Version française
Home     About     Download     Resources     Contact us    
Browse thread
If OCaml were a car
[ Home ] [ Index: by date | by threads ]
[ Search: ]

[ Message by date: previous | next ] [ Message in thread: previous | next ] [ Thread: previous | next ]
Date: -- (:)
From: skaller <skaller@u...>
Subject: Re: [Caml-list] If OCaml were a car
On Tue, 2007-08-21 at 11:51 +0200, Oliver Bandel wrote:
> Zitat von skaller <skaller@users.sourceforge.net>:

> > (1.a) lack of dynamic loading (of native code)
> >     -- hopefully to be fixed in 3.11
> [...]
> 
> Would be fine, but is not that necessary.
> 

It's absolutely mandatory. Just consider a web browser executing 
compiled client script to see this.

> >
> > (1.b) lack of multi-processing
> 
> You mean parallelization on many processors?

Yes.

> Well, Unix.fork could help, 

No, it can't "help": some applications can be built that way,
with suitable message passing protocols. Others required 
shared data. 

Also note, you can't effectively use both threads and (forked)
processes because Unix is a mess. Quite a few applications use
threads, which precludes forking (completely separate processes
are OK of course).

> or OCamlP3l.

Indeed, but that's not Ocaml.

> > (2.a) interoperability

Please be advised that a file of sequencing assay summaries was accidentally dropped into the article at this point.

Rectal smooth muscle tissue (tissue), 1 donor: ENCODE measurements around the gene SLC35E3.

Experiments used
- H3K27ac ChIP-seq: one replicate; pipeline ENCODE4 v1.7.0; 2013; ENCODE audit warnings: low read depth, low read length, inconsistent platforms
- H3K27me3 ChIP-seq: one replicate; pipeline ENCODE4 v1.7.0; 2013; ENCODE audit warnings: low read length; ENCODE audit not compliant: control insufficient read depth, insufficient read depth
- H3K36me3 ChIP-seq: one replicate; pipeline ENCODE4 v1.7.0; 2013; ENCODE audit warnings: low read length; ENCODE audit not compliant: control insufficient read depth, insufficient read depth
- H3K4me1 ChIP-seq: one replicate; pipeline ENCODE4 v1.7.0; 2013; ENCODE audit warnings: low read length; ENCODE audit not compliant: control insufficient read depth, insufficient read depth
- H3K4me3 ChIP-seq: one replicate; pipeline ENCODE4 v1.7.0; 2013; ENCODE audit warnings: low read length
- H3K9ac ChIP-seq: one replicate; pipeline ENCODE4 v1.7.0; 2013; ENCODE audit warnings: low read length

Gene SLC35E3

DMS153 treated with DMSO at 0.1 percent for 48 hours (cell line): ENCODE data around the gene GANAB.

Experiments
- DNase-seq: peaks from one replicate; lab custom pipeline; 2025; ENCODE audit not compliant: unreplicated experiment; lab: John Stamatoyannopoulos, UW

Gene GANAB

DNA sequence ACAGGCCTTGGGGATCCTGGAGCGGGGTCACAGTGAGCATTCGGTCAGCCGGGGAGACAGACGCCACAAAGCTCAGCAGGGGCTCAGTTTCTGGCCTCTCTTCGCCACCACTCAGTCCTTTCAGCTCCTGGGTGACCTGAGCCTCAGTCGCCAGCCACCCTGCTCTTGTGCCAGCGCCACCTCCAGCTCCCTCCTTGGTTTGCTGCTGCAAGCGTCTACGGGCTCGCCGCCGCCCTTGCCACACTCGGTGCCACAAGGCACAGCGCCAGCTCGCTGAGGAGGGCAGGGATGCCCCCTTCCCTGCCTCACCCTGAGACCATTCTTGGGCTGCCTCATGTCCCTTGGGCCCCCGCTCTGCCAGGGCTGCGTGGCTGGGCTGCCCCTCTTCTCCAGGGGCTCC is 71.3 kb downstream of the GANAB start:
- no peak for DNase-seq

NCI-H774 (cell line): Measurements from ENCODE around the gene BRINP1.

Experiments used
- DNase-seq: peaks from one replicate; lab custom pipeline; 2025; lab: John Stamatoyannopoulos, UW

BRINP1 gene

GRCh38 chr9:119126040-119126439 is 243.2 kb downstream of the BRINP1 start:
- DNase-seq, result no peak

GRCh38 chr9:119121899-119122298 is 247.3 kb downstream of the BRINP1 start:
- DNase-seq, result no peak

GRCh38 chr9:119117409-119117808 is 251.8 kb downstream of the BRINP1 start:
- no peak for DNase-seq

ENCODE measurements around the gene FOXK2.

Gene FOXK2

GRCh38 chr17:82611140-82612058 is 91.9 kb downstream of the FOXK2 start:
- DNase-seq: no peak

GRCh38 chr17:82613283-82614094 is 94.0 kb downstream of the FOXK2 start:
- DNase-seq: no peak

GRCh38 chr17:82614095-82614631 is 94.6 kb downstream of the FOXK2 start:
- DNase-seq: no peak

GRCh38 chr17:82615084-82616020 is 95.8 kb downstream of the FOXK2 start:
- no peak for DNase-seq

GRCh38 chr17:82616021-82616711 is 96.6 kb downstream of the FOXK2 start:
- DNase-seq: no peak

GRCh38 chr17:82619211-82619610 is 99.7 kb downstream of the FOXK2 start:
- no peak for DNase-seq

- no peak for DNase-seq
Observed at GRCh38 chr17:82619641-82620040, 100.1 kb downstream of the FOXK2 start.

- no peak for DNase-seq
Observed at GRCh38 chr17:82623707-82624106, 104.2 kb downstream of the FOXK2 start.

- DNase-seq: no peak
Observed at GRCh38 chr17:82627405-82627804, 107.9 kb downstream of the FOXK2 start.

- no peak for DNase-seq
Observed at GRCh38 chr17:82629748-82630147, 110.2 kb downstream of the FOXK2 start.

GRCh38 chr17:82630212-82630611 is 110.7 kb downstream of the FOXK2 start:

> >     -- with C libraries
> >     -- with .NET libraries (F# isn't Ocaml)
> 
> What do you mean with interoperability here?

Sharing data and control across language boundaries.

> You have the possibility to marry C and OCaml,
> and it's relatively easy, compared to Perl
> for example (which is very ugly with that XS-stuff).

It's extremely hard, and it's very expensive, compared to
sharing between C and C++, or C++ and Felix, or between
any .NET languages.

Perhaps by easy you mean the effort to handle "two functions".

Now try to wrap a library like GTK with hundreds or even 
thousands of functions!

> > (2.b) refusal of Inria team to provide a more complete library
> 
> I do not really miss a lot in the library.
> Some more functions would be fine, but the missings
> are not so big, IMHO.

Lots of really basic things are missing, for example re-entrant
regular expressions, variable length arrays, doubly linked lists,
sequential hash tables, and a heap of other data structures which
are either basic, or common in other systems.

> Does Perl have an ISO-standard?

Perl is dead.

> Or the ugly Visual Basic, which some big companies
> really are using?

No idea, but most of the new Microsoft offerings have
ECMA standards backing either extant or planned.

> I think an ISO-standard could be fine, but it is not
> the criteria, why companies decide to use a language.

Often it is. Do you know why C++ was standardised? Because
(I think it was Hewlett Packard) wanted to do some 
USA Federal Government contractsusing it, and an ANSI 
Standardised language was a requirement of the contracts.

Many big military contracts mandate Ada. Standards are
vital for big projects.

> IMHO, many (most) things that are used in industry are really bad
> things. And people insist on using bad langauges and bad systems,
> because they are accustomed to it, and some Lobbyists
> sell that stuff.

Many of the industrially used languages are not so good:
it's annoying the designers don't listen to academia.

But then, the academics don't bother to listen to industry
either .. :)


-- 
John Skaller <skaller at users dot sf dot net>
Felix, successor to C++: http://felix.sf.net